The treating fluid of the invention exhibits increased shear resistance, viscosity recovery rate and/or high temperature stability compared to conventional treating fluids, such as those formed with zirconium-crosslinked carboxyalkyl hydroxyalkyl guar polymers. In particular, the treating fluid may be used in high temperature environments of up to 170° C., 180° C. or more without significant degradation or loss of properties. In particular, treating fluids formed in accordance with the invention may exhibit a shear recovery time of less than or equal to about 5 minutes, 4 minutes, 3 minutes, 2 minutes, 1 minute, or even 30 seconds or less when subjected to a high shear event (such as 1 minute, 2 minutes, 5 minutes, or greater in a Waring blender rotating at 22,000 rpm), that could sufficiently damage or break the gelled treating fluids. Furthermore, such shear recovery may be seen at temperatures of 20° C. or more, and, in particularly at temperatures close to about 180° C. or more, more particularly such shear recovery may be exhibited at temperatures of from 40° C. to 120° C., 150° C., 180° C. or more. Unless otherwise indicated or clear from the context, as used herein, the term “shear recovery” means that the viscosity of the fluid after being subjected to a high shear event is a value that is a substantial fraction of the fluid viscosity prior to the high shear event. Shear recovery may be expressed in terms of a “recovered fluid viscosity ratio” at a given time. The ratio of viscosity after high shear may be at least about 0.70, 0.75, 0.80, 0.85, 0.90, 0.95 or greater, of the viscosity prior to high shear, thus defining a recovered fluid viscosity ratio. To illustrate, where the initial viscosity of the fluid was measured 100 mPa-s at a shear rate of 100 s−1@(150° C., and after shearing the fluid in a Waring blender rotating at 22,000 rpm for 2 minutes, the fluid viscosity is 80 mPa-s at a shear rate of 100 s−1@(150° C., the recovered fluid viscosity ratio is 0.80.
The polymer solutions are particularly useful as carrier fluids for proppants. The typical proppant size distribution is about 0.42-0.84 mm (˜40 mesh to 20 mesh). The proppants may be those that are substantially insoluble in the polymer solution and/or fluids of the formation. Proppant particles carried by the treatment composition remain in the fracture created, thus propping open the fracture when the fracturing pressure is released and the well is put into production. Suitable proppant materials include, but are not limited to, sand, walnut shells, sintered bauxite, glass beads, ceramic materials, naturally occurring materials, or similar materials. Mixtures of proppants can be used as well. Suitable examples of naturally occurring particulate materials for use as proppants include, but are not necessarily limited to: ground or crushed shells of nuts such as walnut, coconut, pecan, almond, ivory nut, brazil nut, etc.; ground or crushed seed shells (including fruit pits) of seeds of fruits such as plum, olive, peach, cherry, apricot, etc.; ground or crushed seed shells of other plants such as maize (e.g., corn cobs or corn kernels), etc.; processed wood materials such as those derived from woods such as oak, hickory, walnut, poplar, mahogany, etc. including such woods that have been processed by grinding, chipping, or other form of particalization, processing, etc.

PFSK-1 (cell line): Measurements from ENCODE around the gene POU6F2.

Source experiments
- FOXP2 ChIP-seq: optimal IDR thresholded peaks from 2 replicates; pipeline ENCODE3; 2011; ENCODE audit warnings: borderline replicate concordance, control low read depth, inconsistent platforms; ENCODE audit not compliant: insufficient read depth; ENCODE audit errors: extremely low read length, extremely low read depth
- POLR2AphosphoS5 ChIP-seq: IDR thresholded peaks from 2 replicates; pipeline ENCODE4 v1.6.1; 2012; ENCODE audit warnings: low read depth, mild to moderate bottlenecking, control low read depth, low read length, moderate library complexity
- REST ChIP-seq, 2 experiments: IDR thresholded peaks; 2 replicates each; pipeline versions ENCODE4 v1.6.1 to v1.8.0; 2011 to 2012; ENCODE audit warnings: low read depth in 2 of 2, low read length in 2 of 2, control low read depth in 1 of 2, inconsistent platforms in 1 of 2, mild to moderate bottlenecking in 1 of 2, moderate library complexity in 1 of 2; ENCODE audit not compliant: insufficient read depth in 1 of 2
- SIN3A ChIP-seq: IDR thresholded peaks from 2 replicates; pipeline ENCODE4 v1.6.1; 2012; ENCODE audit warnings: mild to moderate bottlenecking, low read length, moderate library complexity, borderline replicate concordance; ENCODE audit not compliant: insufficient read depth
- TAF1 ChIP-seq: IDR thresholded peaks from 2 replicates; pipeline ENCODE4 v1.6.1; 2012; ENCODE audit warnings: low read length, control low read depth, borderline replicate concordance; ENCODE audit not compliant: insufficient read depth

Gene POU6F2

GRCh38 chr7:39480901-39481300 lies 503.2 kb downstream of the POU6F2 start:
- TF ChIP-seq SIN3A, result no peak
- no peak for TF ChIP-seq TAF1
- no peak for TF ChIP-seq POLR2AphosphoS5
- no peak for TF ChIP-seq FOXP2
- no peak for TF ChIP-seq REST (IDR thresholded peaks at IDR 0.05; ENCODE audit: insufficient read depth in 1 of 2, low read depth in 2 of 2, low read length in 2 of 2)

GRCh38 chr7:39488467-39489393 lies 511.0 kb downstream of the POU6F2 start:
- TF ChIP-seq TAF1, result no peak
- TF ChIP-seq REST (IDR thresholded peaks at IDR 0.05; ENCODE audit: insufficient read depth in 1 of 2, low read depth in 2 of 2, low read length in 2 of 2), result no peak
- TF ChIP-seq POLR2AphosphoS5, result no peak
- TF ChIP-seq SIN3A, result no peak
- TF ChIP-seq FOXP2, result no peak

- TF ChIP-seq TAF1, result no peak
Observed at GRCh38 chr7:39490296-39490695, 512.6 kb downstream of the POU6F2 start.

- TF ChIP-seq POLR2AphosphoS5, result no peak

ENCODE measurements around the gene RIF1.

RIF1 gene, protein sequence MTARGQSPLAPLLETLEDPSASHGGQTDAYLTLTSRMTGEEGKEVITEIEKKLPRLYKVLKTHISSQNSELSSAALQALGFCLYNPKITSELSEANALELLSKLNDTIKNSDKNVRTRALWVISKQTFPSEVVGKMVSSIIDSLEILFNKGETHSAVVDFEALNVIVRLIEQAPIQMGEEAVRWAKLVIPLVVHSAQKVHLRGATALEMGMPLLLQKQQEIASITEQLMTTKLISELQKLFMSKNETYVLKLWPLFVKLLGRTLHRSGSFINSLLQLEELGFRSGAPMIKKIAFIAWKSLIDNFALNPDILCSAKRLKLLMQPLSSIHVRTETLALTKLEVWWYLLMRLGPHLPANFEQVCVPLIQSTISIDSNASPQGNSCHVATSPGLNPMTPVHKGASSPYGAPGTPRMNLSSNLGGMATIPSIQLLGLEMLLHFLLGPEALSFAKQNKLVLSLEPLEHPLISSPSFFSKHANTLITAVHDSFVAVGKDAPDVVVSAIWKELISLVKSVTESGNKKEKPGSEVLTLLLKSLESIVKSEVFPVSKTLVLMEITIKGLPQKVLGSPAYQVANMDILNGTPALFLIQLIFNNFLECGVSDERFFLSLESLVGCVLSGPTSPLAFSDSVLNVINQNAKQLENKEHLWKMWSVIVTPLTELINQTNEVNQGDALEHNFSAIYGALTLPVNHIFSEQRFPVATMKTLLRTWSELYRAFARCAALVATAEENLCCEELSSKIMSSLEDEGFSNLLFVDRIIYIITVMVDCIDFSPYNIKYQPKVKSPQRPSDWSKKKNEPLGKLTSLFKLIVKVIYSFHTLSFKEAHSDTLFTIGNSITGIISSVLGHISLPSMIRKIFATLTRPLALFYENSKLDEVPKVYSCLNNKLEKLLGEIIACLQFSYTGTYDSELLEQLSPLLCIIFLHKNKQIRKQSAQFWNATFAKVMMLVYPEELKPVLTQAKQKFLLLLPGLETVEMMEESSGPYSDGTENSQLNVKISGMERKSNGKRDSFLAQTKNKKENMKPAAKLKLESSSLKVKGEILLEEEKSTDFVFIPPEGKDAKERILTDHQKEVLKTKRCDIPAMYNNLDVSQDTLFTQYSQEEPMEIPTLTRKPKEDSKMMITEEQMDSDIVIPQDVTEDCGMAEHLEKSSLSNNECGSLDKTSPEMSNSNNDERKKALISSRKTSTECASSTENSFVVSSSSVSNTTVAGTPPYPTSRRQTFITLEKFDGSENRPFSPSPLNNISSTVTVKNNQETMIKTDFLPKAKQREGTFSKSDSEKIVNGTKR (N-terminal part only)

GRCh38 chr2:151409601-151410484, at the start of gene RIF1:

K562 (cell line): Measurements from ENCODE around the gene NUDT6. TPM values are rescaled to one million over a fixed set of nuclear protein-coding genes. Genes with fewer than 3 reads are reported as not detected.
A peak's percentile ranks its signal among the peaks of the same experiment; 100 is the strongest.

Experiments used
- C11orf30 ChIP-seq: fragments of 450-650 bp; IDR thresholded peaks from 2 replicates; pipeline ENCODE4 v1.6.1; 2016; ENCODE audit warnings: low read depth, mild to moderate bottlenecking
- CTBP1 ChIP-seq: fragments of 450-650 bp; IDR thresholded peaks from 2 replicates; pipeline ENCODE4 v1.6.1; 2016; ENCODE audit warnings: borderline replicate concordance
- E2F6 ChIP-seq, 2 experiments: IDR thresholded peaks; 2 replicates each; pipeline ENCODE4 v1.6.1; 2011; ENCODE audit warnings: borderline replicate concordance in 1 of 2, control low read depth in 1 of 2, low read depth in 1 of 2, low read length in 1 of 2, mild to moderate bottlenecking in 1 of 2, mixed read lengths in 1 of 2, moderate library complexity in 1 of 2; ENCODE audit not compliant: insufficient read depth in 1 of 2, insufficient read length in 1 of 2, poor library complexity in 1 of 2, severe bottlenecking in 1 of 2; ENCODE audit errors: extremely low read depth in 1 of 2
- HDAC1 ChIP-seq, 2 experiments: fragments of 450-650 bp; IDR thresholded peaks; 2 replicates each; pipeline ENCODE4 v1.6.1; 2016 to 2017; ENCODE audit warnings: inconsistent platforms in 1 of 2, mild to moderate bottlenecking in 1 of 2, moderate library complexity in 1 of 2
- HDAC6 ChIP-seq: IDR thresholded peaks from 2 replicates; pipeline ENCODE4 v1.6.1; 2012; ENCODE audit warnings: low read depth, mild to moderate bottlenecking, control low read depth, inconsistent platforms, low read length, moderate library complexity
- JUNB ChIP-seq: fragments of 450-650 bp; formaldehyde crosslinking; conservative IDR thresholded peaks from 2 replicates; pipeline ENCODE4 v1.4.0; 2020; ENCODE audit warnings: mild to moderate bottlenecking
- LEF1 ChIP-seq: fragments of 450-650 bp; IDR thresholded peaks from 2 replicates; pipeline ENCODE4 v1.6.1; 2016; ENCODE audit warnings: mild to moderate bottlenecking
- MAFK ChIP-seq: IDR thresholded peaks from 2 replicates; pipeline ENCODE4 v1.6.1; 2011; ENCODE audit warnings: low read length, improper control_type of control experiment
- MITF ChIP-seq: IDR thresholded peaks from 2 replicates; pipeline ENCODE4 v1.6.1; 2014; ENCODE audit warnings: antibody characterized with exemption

The concentration of proppant in the composition may be any concentration that is suitable for carrying out the particular treatment desired. For example, the proppant may be used in an amount up to about 1.5 kilograms of proppant added per liter of the composition. Also, any of the proppant particles may be coated with a resin to potentially improve the strength, clustering ability, and flow back properties of the proppant.